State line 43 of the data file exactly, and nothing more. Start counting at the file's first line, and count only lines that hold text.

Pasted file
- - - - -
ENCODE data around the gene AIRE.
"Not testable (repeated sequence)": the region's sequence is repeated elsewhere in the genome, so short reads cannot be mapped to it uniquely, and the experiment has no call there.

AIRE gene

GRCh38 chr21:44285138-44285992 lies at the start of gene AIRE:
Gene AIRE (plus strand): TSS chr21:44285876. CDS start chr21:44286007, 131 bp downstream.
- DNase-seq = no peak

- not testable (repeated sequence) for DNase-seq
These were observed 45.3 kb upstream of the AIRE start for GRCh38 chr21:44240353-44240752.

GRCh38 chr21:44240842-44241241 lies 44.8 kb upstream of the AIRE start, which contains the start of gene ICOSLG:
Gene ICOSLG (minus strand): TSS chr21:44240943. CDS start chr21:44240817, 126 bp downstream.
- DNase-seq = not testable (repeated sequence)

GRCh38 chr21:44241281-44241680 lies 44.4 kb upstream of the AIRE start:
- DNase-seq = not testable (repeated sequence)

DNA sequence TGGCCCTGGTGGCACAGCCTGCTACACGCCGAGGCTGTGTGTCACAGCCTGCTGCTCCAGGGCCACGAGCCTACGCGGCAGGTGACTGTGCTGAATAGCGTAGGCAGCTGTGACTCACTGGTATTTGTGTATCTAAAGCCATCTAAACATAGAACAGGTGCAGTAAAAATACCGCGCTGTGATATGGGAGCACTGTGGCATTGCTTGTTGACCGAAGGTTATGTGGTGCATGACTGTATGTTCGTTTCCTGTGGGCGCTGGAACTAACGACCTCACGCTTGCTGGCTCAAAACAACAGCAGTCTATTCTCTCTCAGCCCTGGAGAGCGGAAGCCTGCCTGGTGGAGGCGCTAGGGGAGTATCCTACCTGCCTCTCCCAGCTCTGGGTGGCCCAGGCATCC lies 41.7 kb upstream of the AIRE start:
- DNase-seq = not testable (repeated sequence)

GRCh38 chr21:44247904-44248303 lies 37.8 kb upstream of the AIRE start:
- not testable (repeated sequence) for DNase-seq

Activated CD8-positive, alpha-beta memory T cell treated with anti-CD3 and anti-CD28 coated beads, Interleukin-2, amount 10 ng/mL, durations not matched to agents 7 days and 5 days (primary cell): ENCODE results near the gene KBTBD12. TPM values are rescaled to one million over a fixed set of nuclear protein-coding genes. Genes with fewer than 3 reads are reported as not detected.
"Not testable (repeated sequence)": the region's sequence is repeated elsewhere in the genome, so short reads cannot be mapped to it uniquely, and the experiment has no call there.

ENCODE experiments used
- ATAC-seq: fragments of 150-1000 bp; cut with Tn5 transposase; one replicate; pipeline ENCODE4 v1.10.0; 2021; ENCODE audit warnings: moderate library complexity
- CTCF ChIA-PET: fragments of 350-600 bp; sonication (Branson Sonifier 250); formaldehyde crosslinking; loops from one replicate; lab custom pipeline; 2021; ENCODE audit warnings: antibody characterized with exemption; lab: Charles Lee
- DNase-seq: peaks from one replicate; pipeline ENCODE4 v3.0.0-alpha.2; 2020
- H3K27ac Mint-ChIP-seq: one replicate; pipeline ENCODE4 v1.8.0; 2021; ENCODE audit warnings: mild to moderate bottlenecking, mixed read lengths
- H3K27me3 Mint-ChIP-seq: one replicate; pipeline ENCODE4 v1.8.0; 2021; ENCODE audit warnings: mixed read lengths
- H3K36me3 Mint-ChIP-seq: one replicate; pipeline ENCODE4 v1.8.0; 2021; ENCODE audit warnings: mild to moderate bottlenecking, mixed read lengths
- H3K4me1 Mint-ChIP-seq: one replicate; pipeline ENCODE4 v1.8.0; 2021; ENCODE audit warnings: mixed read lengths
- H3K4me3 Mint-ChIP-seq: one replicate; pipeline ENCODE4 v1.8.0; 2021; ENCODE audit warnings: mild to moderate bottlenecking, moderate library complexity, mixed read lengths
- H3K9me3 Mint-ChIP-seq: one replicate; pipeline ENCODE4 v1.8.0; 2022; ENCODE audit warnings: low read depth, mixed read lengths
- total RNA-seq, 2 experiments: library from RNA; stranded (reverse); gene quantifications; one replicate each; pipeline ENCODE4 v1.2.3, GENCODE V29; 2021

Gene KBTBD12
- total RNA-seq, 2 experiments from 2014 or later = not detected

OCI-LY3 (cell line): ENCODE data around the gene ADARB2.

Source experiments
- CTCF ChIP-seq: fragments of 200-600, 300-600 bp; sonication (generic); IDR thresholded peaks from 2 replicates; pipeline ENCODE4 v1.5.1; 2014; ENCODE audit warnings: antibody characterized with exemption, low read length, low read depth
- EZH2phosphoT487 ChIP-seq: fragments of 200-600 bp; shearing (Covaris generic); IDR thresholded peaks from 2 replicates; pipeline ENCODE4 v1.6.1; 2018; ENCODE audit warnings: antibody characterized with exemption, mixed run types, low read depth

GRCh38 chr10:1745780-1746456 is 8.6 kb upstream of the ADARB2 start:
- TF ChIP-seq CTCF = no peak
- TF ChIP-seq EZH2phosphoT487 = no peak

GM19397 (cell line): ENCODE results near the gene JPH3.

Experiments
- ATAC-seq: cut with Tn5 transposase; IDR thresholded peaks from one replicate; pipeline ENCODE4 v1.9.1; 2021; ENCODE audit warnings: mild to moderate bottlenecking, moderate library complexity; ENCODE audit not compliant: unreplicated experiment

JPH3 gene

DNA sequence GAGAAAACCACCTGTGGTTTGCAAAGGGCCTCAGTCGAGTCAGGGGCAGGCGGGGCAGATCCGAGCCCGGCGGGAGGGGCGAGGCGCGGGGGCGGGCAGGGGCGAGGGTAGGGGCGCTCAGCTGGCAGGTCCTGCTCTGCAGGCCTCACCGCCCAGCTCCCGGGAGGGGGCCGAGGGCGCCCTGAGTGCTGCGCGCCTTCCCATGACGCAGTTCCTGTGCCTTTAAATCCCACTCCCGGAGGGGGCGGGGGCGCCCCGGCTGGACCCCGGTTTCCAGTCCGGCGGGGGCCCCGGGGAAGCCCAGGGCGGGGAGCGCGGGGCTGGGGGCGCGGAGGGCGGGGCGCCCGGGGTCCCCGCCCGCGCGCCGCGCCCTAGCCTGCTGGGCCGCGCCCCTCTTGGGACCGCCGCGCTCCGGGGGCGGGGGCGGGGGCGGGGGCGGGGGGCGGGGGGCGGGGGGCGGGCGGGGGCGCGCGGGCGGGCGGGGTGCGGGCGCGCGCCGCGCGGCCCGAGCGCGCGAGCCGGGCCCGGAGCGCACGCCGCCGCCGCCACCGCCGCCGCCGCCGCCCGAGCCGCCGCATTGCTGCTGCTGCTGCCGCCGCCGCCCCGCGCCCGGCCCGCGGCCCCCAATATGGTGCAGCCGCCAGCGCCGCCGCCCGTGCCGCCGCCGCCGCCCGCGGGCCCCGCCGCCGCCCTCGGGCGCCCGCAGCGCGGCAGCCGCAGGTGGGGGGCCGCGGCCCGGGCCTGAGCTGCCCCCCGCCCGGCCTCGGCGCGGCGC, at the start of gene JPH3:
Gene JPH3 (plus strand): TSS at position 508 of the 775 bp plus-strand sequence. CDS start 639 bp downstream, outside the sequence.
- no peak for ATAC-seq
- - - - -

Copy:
JPH3 gene